Last Wednesday we got somewhere between 1.5 and 2 feet of snow.  That evening, once the winds had let up and the shoveling was done, I finally got to try out my new snowshoes! 


These are Yukon Charlie's, 825 series, and yes those are pajama bottoms I'm wearing.  They were the warmest, dry pair of pants I had at the moment. 

It wasn't until I had gotten outside that I realized I hadn't read anything about how to put on or adjust the snowshoes.  Thankfully the toe straps worked just like the bindings on my snowboard, but I did manage to put them on the wrong feet (the straps should point to the outside of the foot).  I felt some doubt as I looked at the wall of snow in front of me and considered stepping out onto it.  Would I just sink down and get mired in the snow like a toddler?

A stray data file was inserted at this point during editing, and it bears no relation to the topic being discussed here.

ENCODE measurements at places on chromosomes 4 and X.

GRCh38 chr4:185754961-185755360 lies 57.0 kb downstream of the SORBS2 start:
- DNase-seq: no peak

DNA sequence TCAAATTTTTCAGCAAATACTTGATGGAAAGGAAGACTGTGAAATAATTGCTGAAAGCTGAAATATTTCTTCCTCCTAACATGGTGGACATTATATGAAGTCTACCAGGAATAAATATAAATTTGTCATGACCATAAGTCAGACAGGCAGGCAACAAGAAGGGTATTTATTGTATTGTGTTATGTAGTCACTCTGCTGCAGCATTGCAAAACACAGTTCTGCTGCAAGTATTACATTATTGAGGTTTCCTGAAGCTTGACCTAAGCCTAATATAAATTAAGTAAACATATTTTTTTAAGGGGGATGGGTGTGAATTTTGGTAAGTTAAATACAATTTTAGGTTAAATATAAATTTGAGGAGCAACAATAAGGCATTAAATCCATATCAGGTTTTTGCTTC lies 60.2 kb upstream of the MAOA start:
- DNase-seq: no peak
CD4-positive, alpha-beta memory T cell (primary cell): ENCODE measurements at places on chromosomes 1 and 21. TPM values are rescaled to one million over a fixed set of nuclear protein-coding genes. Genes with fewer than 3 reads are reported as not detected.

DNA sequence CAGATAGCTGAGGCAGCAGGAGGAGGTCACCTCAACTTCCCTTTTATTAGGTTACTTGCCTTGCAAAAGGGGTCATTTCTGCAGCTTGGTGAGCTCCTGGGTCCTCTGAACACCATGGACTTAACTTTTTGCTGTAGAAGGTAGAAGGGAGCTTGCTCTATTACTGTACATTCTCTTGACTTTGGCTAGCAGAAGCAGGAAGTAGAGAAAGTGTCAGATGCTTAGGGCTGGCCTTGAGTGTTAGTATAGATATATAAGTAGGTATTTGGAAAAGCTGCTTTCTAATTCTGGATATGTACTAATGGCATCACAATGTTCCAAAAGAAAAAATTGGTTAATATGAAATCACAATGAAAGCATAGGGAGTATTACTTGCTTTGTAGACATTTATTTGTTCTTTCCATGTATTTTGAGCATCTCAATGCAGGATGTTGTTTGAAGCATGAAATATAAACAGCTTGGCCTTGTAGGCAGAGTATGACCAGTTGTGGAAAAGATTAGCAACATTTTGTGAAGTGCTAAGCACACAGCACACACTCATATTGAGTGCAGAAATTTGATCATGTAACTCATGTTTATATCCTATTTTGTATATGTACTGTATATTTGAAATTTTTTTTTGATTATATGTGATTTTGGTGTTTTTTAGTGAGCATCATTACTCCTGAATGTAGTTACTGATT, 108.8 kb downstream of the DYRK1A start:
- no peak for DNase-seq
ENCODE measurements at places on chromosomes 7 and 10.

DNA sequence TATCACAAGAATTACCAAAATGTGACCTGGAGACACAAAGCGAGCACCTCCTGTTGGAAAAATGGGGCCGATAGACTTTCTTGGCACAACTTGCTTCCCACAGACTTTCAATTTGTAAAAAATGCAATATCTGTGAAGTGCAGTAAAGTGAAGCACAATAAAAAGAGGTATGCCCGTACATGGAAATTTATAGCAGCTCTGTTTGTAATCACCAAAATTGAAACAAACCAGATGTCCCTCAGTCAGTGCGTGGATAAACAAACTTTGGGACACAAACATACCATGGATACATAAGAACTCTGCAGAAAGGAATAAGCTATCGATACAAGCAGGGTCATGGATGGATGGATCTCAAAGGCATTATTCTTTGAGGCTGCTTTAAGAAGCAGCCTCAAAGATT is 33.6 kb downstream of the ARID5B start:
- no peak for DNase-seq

That first experience was not all that I'd hoped it would be.  I sunk about half way to the ground with each step.  Somehow I'd imagined I would only sink and inch or two, not that I'd based this idea on any research of any kind.  With each step I banged the rear end of the shoes together and  there was a lag between when my foot started to lift and when the shoe followed it (my straps were too loose).  I went in feeling tired and a bit let down. 

After applying the H.A.L.T. rule to that first snowshoeing experience, I decided I better give it another try.  The HALT rule says that you should never make any decisions or trust your impressions when you are Hungry, Angry, Lonely or Tired.  I was certainly tired the night I tried out my snowshoes.  So yesterday I gathered up my gear and headed to the closest place I could think of that would have open snowy areas, ideal for a newbie, and a plowed parking lot.  That place was Willards Woods.